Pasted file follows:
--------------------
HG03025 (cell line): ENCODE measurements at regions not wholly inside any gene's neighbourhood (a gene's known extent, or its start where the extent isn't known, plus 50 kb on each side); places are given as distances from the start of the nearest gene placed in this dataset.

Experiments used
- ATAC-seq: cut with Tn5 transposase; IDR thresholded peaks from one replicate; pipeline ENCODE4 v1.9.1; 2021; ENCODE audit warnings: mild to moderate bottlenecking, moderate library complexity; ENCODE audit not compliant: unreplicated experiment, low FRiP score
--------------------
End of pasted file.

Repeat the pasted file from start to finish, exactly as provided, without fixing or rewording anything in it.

HG03025 (cell line): ENCODE measurements at regions not wholly inside any gene's neighbourhood (a gene's known extent, or its start where the extent isn't known, plus 50 kb on each side); places are given as distances from the start of the nearest gene placed in this dataset.

Experiments used
- ATAC-seq: cut with Tn5 transposase; IDR thresholded peaks from one replicate; pipeline ENCODE4 v1.9.1; 2021; ENCODE audit warnings: mild to moderate bottlenecking, moderate library complexity; ENCODE audit not compliant: unreplicated experiment, low FRiP score